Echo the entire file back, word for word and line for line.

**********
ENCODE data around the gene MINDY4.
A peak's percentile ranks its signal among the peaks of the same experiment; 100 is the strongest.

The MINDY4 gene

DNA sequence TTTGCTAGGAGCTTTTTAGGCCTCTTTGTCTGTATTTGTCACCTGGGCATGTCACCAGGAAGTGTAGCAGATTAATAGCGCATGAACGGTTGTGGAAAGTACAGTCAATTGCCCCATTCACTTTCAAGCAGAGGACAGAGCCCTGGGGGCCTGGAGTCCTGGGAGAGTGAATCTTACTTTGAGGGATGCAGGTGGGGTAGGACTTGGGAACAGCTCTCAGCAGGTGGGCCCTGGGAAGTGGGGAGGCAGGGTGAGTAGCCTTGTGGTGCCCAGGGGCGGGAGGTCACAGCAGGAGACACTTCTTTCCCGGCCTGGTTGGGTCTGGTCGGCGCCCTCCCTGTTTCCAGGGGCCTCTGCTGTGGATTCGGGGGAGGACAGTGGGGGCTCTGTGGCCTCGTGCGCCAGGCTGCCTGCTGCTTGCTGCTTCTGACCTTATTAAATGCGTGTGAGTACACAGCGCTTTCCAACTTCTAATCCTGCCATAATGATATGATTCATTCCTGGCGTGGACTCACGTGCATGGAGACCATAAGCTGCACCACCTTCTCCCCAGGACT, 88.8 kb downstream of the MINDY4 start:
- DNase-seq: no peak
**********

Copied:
ENCODE data around the gene MINDY4.
A peak's percentile ranks its signal among the peaks of the same experiment; 100 is the strongest.

The MINDY4 gene

DNA sequence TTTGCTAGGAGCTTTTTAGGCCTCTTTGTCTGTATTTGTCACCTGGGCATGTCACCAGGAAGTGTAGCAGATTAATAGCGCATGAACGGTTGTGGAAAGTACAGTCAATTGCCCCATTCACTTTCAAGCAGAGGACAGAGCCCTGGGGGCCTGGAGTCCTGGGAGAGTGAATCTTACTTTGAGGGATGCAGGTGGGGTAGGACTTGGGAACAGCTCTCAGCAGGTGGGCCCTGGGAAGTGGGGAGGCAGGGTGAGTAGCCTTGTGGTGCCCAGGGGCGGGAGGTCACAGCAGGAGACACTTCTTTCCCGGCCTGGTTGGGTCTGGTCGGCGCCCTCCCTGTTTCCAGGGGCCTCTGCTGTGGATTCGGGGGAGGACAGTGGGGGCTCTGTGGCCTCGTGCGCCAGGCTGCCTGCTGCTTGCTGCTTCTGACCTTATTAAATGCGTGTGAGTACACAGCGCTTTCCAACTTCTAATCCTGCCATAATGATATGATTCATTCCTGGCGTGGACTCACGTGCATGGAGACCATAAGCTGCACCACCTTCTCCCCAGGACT, 88.8 kb downstream of the MINDY4 start:
- DNase-seq: no peak